Angry Rice Wives: A Must-Watch Japanese Movie

Hi, it’s been a while since the last time I posted here. Lots of things happened but if I were to tell them here, one post won’t be enough and they’ll probably be boring, so let’s just cut to the chase. As I keep watching Japanese dramas, movies, and anime, I feel like I really have to post about this one because it’s so good that I think more people should know and watch it for themselves. The title of the movie is Angry Rice Wives, or 大コメ騒動 [Dai Kome Sodo] in Japanese.

It is not set at the present. I learned that this movie was actually based on a real historical event in Japan, The Rice Riots of 1918. As the title indicated, this movie highlighted the story of the wives who got angry as the price of the rice became so high, expensive, basically unaffordable for them. I am not trying to be woke or look like a social justice warrior here, but I believe this is a really good movie, a must-watch especially for those who find it hard to understand why we need to keep talking about inequality, why we need to keep trying to create equality for people, how one issue is intertwined with another, especially when it comes to politics and poverty, and so forth. Well, I might not be using the correct terms as I’m not intelligent enough to talk about such important issues. Some people might say I should not talk about this if I feel I am not the expert, but I think I can still talk about it as a layman, no?

Well, if you’ve been reading my blog, you must have already known that I can’t help giving spoilers sometimes. So, if you hate spoilers and want to watch the movie, you can stop here. But, ugh, it’s kinda hard to talk about the issues without talking about what happened in the movie, i.e. spoilers. So yeah, let’s not beat around the bush anymore.

1) Patriarchy and Feminism
As this movie was set in 1918, as everywhere else in the world, the presence of patriarchy was so strong here. Women were considered “second to men” in the society in terms of significance even though often times it’s women who had to work hard to support the family, especially when their husband had to be away for “work” that might not bring money to support the family back at home. This issue was portrayed clearly in this movie. Most of the men in this movie had to go to a faraway place to earn a living for the family. But during their absence and before they came back and brought some money, it’s the wives who had to work to help the family to get by. In this movie, the wives had to work for the rich in the rice shipment business. They had to carry some rice, which was heavy, on their back and move it from the storage to the boats/ships on the shore so it can be shipped to war and the women used the payment to buy rice and survive. See the hardship and the unfair reality yet? The women had to cook for and take care of the kids and the whole family while also working to earn some money to make a living. The men? Away.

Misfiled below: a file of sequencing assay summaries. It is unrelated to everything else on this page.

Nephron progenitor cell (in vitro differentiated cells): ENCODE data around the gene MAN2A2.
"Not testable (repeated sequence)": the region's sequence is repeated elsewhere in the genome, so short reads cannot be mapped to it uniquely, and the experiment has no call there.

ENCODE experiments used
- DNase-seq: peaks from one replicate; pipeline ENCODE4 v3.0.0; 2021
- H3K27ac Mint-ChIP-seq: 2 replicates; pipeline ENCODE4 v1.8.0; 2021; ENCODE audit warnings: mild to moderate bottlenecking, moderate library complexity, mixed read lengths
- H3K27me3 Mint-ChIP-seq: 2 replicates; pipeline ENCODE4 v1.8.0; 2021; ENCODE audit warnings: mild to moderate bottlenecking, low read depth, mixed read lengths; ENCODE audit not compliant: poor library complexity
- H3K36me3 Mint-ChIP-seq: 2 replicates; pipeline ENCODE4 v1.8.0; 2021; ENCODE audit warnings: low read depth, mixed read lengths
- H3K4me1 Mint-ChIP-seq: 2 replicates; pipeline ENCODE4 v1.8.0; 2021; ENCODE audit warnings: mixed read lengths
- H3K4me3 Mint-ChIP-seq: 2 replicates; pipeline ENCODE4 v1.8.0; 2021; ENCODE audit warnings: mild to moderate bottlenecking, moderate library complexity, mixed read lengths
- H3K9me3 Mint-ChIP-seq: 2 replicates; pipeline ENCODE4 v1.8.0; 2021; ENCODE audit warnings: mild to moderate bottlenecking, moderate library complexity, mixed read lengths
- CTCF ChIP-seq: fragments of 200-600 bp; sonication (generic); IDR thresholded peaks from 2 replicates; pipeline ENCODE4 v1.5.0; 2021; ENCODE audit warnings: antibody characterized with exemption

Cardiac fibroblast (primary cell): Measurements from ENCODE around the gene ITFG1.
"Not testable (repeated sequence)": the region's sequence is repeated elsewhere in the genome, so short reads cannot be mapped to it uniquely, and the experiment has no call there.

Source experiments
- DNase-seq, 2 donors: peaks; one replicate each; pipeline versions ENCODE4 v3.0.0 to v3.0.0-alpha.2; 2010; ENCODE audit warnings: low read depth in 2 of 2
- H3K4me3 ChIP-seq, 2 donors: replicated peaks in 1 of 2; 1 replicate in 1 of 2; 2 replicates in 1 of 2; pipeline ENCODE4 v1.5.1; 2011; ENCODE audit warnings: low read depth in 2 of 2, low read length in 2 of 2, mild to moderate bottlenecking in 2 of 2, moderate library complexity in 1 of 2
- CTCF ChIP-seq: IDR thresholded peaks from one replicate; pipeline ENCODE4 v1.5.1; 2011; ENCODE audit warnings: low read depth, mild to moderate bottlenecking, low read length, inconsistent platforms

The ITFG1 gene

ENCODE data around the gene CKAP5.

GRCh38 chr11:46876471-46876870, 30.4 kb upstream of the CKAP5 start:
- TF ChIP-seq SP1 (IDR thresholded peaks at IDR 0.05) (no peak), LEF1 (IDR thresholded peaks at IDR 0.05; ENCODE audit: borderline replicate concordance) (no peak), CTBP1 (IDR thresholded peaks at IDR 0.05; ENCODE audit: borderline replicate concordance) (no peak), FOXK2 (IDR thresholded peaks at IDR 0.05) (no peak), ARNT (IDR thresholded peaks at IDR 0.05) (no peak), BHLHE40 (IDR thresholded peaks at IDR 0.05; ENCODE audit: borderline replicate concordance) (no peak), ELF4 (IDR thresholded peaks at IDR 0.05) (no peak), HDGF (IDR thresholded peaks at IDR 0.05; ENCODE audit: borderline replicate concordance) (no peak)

It’s still infuriating to think that to this day, women like this are still often considered “not working” and “just” housewives. They’re considered insignificant compared to men, just because they are women. Their thoughts are often dismissed, and education is considered wasted on them. Some people think women do not need to be clever. Etc. As depicted in this movie, Ito, the main character, loved learning and reading books. Her childhood friend said that she was smart and admirable. But as cliché as it was, she was married early and had to work and support her family. People thought her being smart and able to read was kinda useless in their situation. But if you watched this movie carefully, that was actually not true. Ito was actually one of the people who initiated the protest demanding the rice price to be lowered so that the family like hers could afford it.

And guess what? Women are powerful. In a good and a bad sense. Good because as the women started to protest, it encouraged the men to take a stance too. The men got fired up and considered protesting themselves too. Bad because they still thought of women as “inferior,” i.e. if women protested, then we, men, who’re supposed to be superior, then should too. It’s as if they thought it’s something that women were not capable to do, and they’re wrong. But I guess by watching this movie, we can learn to NOT look down on women and to appreciate them more.

2) When the officers side with the rich